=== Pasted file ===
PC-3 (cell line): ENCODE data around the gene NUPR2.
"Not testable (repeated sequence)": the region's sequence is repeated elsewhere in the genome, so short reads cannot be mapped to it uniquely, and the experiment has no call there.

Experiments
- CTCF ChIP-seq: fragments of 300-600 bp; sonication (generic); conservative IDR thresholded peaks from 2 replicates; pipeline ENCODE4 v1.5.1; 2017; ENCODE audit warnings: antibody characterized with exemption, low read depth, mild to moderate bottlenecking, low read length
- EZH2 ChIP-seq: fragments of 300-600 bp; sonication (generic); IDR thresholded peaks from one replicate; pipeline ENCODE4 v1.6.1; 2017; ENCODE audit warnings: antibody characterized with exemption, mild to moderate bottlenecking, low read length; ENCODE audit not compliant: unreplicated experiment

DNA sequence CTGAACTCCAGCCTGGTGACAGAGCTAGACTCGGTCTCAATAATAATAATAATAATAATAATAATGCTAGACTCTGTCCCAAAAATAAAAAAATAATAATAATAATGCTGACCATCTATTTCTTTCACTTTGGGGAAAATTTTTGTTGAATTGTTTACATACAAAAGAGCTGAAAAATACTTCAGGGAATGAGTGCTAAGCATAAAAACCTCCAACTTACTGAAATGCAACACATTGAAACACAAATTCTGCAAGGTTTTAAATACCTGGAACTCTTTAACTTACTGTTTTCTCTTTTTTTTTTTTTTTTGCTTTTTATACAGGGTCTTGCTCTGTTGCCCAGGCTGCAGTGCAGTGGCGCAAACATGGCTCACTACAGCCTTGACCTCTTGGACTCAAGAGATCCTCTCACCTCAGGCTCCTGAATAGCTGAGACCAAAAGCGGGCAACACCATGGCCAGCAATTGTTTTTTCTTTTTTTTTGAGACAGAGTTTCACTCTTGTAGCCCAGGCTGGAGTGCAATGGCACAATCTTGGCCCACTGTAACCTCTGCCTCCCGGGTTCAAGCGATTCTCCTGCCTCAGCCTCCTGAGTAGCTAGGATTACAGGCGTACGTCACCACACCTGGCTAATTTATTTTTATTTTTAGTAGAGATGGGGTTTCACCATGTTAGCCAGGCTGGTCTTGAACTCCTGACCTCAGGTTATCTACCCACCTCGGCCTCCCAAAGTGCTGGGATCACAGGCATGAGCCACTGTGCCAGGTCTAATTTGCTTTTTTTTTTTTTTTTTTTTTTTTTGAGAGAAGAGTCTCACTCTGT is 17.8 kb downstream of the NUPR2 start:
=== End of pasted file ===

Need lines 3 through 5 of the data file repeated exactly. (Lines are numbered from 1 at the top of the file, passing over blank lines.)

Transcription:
Experiments
- CTCF ChIP-seq: fragments of 300-600 bp; sonication (generic); conservative IDR thresholded peaks from 2 replicates; pipeline ENCODE4 v1.5.1; 2017; ENCODE audit warnings: antibody characterized with exemption, low read depth, mild to moderate bottlenecking, low read length
- EZH2 ChIP-seq: fragments of 300-600 bp; sonication (generic); IDR thresholded peaks from one replicate; pipeline ENCODE4 v1.6.1; 2017; ENCODE audit warnings: antibody characterized with exemption, mild to moderate bottlenecking, low read length; ENCODE audit not compliant: unreplicated experiment